—Polly Trope, novelist and Literary Editor of indieBerlin, “Books and Films”, indieBerlin
“A cautionary tale of the potential corrupting power both of vanity and of the internet plays out in modern London’s high-tech dockland offices and luxury apartments, with brief forays to lavish West End hotels and country houses. […] As the story becomes ever darker, gentle touches of humour provide a little light relief. I particularly enjoyed the characterisation of the women, especially the wonderfully petulant Angel Deon […]. While at first this parable’s main purpose may seem to rage against the principles of a high tech, monopolistic, capitalist world that enable individuals to lead unspeakably privileged lives above the law, it is at the same time a cautionary tale against narcissism and the abandonment of love and compassion for others. This broader theme gives the story its true heart and depth. Quine is renowned for his rich, inventive and original prose, and he is skilled at blending contemporary and ancient icons and themes. […] an interesting approach to dialogue, blending idiom and phraseology from different eras, from Victorian times through 20th century popular film culture to the modern day. […] There are some classic moments of horror that are very filmic, including one on a par with the Psycho shower scene. Without giving too much away, I can imagine this book might put readers off accessing their own attics for a while.”
—Debbie Young, author and Amazon UK 1,000 Reviewer, writing in Vine Leaves Literary Journal, about The Host in the Attic, http://www.vineleavesliteraryjournal.com/sampling-the-wine/the-host-in-the-attic-by-rohan-quine
JJ Marsh, novelist, on the four novellas:
“This is an extraordinary writer. I am going to gorge myself on these novellas as soon as I possibly can.”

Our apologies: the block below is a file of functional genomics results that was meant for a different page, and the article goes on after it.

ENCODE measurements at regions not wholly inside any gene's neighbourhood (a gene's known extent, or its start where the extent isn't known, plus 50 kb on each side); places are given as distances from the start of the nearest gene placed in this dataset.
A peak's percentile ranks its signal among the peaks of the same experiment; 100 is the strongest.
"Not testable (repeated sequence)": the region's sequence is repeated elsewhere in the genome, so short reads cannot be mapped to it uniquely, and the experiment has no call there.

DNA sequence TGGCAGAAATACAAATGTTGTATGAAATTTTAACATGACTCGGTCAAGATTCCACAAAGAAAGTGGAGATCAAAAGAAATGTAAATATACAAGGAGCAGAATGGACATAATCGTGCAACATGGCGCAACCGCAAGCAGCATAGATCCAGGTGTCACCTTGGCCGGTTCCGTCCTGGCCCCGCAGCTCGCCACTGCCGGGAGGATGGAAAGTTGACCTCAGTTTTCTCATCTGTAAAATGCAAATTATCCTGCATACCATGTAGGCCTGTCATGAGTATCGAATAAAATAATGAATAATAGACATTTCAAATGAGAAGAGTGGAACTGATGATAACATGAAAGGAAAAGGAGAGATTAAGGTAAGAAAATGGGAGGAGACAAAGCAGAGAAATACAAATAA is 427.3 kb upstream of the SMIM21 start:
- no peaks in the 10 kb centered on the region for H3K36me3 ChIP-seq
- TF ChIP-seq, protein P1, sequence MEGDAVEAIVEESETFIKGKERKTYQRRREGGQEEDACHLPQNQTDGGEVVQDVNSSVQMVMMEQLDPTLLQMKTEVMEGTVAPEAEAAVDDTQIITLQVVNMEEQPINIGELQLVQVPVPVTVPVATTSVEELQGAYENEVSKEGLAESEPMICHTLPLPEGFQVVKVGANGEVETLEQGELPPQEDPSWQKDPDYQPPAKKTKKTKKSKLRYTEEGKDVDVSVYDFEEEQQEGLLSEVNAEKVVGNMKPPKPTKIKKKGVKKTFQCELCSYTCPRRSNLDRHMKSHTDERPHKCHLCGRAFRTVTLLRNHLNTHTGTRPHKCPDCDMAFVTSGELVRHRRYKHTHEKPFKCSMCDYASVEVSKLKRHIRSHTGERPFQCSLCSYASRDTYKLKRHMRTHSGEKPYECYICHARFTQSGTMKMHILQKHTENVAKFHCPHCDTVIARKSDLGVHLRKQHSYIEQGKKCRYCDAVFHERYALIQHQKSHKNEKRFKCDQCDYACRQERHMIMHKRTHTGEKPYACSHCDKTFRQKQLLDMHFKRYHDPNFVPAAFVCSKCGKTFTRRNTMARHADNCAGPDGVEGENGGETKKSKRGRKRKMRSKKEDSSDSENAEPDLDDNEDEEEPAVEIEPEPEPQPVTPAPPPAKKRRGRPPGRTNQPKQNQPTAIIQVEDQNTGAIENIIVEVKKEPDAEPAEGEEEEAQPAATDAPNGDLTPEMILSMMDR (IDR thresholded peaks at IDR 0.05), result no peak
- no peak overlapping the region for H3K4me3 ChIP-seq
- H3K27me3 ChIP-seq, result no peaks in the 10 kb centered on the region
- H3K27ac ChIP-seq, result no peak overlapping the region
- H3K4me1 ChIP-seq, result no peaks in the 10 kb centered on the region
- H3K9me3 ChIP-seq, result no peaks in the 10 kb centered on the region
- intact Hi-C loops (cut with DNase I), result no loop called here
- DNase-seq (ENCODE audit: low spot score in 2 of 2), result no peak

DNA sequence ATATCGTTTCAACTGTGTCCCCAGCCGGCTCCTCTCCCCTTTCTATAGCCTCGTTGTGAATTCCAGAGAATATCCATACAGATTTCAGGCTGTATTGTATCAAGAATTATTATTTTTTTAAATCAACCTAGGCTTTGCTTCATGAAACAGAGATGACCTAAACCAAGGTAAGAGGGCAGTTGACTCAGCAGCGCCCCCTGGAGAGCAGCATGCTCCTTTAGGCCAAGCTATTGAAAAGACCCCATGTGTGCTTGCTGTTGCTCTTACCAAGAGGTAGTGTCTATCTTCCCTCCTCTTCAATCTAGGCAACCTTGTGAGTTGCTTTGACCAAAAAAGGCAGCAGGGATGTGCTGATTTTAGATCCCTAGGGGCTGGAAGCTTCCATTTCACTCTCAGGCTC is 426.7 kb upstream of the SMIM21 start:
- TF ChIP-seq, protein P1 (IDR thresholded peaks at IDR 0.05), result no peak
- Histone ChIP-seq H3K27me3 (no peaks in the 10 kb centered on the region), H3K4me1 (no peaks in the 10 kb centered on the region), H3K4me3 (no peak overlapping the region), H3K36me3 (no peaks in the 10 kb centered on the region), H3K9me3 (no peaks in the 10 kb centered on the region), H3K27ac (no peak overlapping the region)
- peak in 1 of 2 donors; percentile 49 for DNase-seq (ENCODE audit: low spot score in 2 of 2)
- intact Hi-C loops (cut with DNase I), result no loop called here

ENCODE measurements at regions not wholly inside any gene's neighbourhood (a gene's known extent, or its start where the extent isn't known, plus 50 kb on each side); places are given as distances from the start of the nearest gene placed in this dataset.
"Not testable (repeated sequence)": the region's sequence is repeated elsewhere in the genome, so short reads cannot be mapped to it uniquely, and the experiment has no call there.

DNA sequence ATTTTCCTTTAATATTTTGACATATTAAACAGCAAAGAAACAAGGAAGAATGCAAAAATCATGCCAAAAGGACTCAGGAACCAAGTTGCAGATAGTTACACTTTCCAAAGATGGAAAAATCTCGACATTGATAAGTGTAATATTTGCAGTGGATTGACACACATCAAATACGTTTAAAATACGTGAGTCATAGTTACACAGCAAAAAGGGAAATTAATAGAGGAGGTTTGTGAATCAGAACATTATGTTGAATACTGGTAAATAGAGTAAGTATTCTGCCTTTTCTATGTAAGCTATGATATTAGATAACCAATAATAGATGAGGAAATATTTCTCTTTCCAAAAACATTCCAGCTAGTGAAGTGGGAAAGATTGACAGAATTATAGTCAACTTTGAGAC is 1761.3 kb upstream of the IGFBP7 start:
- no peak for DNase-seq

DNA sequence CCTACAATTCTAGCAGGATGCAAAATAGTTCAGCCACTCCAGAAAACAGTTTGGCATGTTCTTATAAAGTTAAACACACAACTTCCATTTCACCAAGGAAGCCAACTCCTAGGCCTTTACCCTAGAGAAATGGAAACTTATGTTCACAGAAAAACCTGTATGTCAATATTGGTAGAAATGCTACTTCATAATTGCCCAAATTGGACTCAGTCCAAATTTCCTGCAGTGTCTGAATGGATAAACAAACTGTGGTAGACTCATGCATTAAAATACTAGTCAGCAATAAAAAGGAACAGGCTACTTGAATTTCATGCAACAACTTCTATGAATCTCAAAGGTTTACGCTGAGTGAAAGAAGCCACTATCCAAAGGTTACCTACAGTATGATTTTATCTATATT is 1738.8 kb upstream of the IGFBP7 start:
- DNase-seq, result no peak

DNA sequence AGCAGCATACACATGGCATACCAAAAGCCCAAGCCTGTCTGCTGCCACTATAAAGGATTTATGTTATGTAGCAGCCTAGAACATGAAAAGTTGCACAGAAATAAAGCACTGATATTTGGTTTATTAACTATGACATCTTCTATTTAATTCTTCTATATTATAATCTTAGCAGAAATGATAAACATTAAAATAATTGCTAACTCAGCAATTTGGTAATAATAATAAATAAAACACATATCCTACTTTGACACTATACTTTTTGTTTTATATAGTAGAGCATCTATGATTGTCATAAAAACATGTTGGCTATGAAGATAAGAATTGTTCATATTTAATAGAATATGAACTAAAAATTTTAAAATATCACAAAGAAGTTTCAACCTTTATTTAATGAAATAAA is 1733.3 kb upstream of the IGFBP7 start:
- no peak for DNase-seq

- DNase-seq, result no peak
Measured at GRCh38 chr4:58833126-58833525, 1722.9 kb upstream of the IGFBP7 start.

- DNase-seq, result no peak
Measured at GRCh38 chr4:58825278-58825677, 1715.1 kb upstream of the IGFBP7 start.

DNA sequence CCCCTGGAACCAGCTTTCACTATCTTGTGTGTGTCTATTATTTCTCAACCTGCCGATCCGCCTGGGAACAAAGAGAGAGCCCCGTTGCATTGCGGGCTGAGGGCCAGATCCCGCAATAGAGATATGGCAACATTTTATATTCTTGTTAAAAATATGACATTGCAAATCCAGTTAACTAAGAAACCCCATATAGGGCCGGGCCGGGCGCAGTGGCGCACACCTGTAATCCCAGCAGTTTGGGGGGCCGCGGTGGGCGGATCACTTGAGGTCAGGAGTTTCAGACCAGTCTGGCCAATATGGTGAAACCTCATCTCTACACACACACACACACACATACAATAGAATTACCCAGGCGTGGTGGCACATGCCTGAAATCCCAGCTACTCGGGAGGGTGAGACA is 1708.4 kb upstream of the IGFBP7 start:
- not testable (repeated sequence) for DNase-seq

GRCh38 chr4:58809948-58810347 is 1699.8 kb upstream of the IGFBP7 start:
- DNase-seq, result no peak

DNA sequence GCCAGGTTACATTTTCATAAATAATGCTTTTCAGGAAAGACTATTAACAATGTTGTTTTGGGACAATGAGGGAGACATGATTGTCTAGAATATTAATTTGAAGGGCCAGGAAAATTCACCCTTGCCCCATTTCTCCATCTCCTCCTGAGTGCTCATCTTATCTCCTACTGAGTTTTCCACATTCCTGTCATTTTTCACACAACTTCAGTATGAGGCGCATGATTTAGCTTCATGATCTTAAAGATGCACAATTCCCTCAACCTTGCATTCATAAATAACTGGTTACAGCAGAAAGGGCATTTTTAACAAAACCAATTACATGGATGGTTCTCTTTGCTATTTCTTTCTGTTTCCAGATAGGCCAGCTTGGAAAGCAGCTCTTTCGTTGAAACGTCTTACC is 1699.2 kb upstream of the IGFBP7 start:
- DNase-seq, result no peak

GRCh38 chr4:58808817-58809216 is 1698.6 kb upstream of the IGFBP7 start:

“The Platinum Raven novellas are cerebral works full of brilliant imagery and invention. This series of novellas are all well crafted and designed to draw the reader in to the shifting realities of their settings. The title novella The Platinum Raven in fact has two young women in two narratives […] very vividly described. There are elements of magical realism and alternate reality throughout. At times the two Ravens appear to communicate but the levels of reality are enigmatic and intriguing. The Host in the Attic is a beautifully reinterpreted version of The Picture of Dorian Gray set in a high-tech dystopian world and a sinister computer global company – Mainframe Corporation, which appears to permeate every level of society. The hologram corporate image logo is in essence Dorian. All the main characters from Wilde’s novel are here in more modern form. It has a tremendous and horrific climax. The horror novella Apricot Eyes is a fast-paced horror tale in a nightmarish New York. Hallucination in Hong Kong is a mysterious tale of past and present, dreams and waking with horror and love themes. The whole collection is a roller-coaster of at times nightmarish perceptions and strange surreal happenings brilliantly imagined. The tales leave a lasting impression and I recommend highly.”
—Alexander Gordon-Wood, on the four novellas, http://www.amazon.co.uk/review/R4FZY2FSMPXW5
“a riveting read. The novella The Host in the Attic in particular is splendidly Wildean: in it, his novel The Imagination Thief itself drives forward the plot of The Host in the Attic. He is a veritable Imagination Thief!”
—David McLaughlin, on the four novellas, http://www.amazon.co.uk/review/R3P2TY65R1GW1S
The following are reviews of Rohan Quine’s Hallucinations (New York: Demon Angel Books), published in print in the USA only, which included earlier versions of: Apricot Eyes; Hallucination in Hong Kong; and a few chapters of The Platinum Raven.